NEW YORK — Sitting in the front row at Calvin Klein’s women’s wear show in February, Bruce Klatsky, chairman and chief executive officer of Phillips-Van Heusen, could barely disguise his glee at sewing up the deal to buy the design house for $430 million.
This story first appeared in the April 8, 2003 issue of WWD. Subscribe Today.
But the news last weekend that Klein has sought professional help once again for substance abuse most likely wiped the smile right off of Klatsky’s face.
Brand experts, analysts and retailers on Monday played down the actual impact of the designer’s recent exploits at a New York Knicks basketball game and his decision to seek treatment. But privately, they admitted it couldn’t have come at a worse time, especially for Klatsky.
Since PVH closed its deal to acquire Calvin Klein Inc., Klatsky has acted quickly on his plans to expand the high-end designer’s name into PVH’s home turf — the better-priced sportswear arena — with ongoing negotiations to launch a women’s collection through a license under the cK Calvin Klein label. But just as PVH is targeting a Calvin Klein for the masses, the designer has found himself becoming the center of a less attractive kind of mass public attention.
Responding to widespread inquiries, Klatsky expanded in a statement on the transition of CKI into its fold, saying, “Simply put, these two months together with Calvin Klein Inc. and with Calvin have gone precisely as I had hoped, and I’m extremely pleased with the direction in which the business is going.”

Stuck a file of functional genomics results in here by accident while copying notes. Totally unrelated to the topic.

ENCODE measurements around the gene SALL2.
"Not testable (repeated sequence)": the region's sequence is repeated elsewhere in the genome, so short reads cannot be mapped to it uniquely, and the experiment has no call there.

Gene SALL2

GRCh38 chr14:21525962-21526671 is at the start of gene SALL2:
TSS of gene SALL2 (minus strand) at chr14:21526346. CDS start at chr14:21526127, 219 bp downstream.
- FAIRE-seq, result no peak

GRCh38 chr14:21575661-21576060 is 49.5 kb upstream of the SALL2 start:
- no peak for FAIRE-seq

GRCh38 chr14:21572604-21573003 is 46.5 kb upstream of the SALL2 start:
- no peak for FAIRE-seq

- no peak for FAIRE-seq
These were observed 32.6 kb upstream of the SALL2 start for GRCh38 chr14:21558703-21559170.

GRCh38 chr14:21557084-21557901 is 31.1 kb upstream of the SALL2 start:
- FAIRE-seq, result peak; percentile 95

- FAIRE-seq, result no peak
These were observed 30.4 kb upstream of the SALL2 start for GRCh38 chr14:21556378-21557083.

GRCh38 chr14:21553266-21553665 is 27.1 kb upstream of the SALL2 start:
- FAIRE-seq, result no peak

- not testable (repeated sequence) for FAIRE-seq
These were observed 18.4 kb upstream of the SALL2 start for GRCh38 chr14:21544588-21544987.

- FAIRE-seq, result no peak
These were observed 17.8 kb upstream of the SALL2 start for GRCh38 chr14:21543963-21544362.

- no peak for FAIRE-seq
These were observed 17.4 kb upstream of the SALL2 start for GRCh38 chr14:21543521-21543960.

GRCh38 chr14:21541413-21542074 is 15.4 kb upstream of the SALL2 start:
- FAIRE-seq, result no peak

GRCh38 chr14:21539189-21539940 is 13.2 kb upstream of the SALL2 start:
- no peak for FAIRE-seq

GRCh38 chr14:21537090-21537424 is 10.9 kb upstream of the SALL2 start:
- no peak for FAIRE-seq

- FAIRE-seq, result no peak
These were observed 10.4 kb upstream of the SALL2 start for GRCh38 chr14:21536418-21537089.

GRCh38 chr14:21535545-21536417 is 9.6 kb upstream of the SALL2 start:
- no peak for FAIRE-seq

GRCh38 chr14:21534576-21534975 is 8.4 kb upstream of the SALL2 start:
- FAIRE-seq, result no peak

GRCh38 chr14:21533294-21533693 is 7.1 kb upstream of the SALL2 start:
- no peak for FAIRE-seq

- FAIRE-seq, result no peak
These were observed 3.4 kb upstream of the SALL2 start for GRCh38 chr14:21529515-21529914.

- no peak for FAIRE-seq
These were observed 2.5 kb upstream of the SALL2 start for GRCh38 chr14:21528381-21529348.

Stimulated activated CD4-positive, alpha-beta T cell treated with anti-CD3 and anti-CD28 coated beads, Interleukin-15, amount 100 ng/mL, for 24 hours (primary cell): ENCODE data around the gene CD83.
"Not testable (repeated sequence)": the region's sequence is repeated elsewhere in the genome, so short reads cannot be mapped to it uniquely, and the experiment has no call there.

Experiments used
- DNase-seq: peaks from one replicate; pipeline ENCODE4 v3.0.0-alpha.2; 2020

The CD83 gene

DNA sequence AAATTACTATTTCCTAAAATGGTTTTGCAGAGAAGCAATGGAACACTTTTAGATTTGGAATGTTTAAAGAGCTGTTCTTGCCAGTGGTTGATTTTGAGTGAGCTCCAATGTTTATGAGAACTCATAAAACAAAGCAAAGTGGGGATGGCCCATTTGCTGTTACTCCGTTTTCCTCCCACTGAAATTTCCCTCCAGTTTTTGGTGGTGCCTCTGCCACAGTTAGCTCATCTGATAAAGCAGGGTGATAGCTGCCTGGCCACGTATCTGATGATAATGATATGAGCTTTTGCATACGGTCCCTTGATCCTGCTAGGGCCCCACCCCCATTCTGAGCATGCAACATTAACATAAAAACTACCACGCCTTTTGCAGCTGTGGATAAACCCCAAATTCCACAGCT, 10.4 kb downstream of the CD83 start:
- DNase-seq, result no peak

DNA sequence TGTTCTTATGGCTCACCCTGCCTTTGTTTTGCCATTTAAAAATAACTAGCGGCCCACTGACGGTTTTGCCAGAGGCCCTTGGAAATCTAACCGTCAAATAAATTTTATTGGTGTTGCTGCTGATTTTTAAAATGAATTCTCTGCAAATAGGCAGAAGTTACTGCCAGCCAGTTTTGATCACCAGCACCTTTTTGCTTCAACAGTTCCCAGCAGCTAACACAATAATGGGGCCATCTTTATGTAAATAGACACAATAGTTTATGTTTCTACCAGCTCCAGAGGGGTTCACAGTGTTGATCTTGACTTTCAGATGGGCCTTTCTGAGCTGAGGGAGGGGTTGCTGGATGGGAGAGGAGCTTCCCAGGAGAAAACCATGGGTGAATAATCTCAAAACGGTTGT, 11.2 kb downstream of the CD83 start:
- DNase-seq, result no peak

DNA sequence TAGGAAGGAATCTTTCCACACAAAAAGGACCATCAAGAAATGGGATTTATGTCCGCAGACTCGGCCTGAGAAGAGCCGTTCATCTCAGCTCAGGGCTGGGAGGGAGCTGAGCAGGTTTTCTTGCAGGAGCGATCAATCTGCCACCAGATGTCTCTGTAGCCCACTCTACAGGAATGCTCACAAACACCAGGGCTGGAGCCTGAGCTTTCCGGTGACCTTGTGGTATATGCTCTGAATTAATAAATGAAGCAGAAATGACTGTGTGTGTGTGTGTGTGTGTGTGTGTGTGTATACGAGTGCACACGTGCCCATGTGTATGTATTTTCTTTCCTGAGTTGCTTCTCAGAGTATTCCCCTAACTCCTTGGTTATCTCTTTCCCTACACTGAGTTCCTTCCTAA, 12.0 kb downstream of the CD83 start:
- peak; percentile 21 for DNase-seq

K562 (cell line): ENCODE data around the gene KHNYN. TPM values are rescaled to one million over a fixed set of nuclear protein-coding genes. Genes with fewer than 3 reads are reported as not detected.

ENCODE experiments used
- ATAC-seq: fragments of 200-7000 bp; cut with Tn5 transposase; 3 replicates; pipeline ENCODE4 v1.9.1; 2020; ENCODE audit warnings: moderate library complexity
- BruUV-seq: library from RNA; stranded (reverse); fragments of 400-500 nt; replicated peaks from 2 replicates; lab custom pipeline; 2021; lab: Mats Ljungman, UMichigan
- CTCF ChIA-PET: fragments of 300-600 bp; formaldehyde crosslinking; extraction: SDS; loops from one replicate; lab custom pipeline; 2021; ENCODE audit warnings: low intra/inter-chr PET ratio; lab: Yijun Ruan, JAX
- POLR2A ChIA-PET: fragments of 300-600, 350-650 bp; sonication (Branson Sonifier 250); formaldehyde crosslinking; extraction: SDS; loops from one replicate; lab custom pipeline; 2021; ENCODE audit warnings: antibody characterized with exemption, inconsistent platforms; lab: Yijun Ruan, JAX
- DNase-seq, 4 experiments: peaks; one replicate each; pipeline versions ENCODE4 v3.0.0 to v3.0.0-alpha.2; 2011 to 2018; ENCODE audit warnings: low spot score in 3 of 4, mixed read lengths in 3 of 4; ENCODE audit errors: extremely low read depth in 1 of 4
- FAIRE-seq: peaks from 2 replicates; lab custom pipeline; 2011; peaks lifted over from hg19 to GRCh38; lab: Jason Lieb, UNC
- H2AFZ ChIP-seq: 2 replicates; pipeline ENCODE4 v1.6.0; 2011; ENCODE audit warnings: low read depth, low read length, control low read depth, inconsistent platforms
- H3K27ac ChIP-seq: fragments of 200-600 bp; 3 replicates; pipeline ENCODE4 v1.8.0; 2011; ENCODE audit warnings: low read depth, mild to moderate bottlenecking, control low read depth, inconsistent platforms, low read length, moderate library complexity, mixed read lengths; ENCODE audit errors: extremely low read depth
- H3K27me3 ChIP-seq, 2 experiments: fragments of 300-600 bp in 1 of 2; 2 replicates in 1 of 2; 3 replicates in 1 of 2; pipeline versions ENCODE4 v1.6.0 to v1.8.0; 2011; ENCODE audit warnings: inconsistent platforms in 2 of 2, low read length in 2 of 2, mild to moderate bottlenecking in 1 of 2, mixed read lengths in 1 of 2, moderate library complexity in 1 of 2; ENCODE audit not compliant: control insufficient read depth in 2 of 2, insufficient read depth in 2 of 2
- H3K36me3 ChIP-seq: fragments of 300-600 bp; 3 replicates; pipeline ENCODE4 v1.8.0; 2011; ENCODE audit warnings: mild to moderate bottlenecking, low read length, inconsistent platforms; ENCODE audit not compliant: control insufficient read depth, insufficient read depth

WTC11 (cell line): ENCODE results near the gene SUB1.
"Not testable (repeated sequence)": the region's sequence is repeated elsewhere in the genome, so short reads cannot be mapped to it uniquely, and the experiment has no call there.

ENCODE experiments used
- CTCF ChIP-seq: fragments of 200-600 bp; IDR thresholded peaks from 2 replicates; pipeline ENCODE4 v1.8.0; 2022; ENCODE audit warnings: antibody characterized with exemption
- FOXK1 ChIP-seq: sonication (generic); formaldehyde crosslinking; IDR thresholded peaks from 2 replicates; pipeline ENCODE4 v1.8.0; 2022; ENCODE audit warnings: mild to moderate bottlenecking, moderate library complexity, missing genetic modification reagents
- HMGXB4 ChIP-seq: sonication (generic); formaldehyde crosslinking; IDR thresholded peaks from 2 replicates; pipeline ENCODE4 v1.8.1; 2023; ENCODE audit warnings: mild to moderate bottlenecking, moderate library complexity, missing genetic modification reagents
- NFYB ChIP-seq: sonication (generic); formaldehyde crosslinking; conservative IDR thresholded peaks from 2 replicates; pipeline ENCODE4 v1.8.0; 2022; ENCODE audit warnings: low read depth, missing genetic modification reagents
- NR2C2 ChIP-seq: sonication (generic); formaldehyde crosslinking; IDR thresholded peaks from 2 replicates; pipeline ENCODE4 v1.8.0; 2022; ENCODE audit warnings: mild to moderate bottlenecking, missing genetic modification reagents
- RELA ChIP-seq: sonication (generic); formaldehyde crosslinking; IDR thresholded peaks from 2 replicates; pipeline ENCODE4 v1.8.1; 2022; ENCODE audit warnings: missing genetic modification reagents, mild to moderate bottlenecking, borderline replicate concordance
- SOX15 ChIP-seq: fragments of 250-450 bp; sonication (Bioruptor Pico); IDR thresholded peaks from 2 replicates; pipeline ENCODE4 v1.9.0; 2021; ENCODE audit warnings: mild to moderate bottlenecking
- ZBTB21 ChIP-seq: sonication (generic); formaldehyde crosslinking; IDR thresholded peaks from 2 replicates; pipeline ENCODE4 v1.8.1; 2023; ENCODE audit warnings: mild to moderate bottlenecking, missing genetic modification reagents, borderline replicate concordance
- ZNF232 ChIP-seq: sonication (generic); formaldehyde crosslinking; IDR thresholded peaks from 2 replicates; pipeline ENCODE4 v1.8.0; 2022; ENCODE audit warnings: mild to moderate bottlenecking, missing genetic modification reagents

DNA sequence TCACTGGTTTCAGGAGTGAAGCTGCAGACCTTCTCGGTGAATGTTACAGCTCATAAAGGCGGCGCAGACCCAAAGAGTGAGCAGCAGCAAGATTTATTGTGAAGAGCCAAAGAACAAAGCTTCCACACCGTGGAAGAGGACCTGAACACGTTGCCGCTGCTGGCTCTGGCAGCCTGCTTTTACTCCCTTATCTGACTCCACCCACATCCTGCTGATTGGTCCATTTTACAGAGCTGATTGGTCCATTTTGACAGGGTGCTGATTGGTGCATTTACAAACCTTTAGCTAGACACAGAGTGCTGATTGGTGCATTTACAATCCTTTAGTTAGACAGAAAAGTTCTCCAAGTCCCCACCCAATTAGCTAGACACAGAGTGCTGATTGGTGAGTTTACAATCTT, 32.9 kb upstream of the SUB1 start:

Klatsky did not directly address Klein’s decision to seek treatment, or his recent behavior.
Klein’s on-court approach to Knicks player Latrell Sprewell on March 24 has drawn worldwide attention, with stories appearing in publications from England to Australia, but also closer to home with unflattering photographs taken during the incident showing up in U.S. magazines including People, In Touch and even supermarket fodder like The Globe. It has led to a public relations nightmare for the company that bears his name, although many observers say it is unlikely to have any lasting impact on the integrity of the Calvin Klein brand. On Monday, it had no impact on PVH’s stock, which stayed stable throughout the day.
Most of Klein’s associates are counting on the event to simply blow over. They doubt there will be any noticeable decline in sales, citing the numerous controversies that Klein has instigated in the past that have only served to propagate the designer’s celebrity. But even Klein himself has made claim that designer brands are not invincible, since the denigration of the value of his trademarks was his central argument when he sued his longtime jeans licensee, The Warnaco Group, and its former chairman, Linda Wachner, three years ago over perceived damages to his business.